My primary hope in sharing this information and whatever comments that follow is that we (as a nation, whatever that means, and as brothers and sisters sharing life on the planet) continue to remember our U.S. military servicemembers and veterans. First I'd like to share that Richard Stockton College of New Jersey's Office of Veterans Affairs will host a Veteran Women, Minority and Service-Related Disability conference on February 26, 2013. According Patrick Shields, coordinator for Veterans Affairs at the university,

The mission of the conference is to connect these veterans with the services and benefits they have earned, which include health care, mental health, education, housing, employment and small business opportunities and grants. Emphasis will include college-adjustment issues.
I hope to see many more such conferences occurring at colleges and universities as veterans return home in greater numbers in the next few years.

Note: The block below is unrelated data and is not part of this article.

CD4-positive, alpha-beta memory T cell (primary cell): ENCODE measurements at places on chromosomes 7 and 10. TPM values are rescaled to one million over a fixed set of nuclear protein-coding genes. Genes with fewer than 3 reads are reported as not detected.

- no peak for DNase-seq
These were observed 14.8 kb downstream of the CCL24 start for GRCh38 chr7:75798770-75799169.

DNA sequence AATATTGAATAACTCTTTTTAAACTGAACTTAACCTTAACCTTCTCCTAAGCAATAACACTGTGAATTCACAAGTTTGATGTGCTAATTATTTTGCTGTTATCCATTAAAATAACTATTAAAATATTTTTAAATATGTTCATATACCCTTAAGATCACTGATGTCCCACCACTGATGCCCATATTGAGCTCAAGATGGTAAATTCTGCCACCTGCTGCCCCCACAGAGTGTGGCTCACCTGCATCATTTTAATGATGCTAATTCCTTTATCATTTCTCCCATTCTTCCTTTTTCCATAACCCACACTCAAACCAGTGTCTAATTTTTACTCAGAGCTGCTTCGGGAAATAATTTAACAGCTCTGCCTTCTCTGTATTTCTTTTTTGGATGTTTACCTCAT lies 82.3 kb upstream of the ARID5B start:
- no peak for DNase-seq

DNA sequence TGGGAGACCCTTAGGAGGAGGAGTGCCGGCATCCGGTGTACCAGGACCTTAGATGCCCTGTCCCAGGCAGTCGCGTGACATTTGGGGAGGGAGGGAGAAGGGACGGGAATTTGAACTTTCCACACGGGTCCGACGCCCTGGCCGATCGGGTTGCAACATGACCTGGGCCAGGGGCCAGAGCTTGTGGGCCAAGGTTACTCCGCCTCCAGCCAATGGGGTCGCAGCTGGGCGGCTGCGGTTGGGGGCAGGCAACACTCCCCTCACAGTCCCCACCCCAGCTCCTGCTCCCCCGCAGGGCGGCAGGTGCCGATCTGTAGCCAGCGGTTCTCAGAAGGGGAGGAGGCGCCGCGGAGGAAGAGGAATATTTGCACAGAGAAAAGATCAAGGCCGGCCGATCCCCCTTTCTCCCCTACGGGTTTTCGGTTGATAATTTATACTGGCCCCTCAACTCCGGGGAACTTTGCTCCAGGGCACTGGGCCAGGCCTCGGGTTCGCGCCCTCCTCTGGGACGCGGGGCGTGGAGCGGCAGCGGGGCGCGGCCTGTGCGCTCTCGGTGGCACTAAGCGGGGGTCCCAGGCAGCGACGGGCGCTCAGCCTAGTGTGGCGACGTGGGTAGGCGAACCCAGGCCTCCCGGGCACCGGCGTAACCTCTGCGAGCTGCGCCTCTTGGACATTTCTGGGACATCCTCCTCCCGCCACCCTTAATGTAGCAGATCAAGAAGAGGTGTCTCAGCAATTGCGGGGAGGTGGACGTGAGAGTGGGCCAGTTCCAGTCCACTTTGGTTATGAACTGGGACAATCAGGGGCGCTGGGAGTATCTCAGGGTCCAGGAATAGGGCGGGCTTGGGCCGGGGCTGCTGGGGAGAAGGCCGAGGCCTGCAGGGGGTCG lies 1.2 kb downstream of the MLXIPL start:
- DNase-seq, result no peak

In the necessary, and sometimes heated conversation on DailyKos over the current use of drones by the U.S. in its covert "war on terror," itself, still a nebulous descriptor, discussions range across the moral, legal, and future domestic and international relations ramifications, as well as the longer-term implications for the future of maintaining a democratic society, resulting from pursuing this combat strategy. The purpose here is neither to overlook nor diminish the significance of that conversation. I've followed a number of the articles and comments posted here and find them compelling. They have caused me, as I think they should anyone exposed to the intellectual and emotional responses surrounding such covert activities, a deep analysis of my own beliefs about where the nation has appeared to be heading politically since 9/11.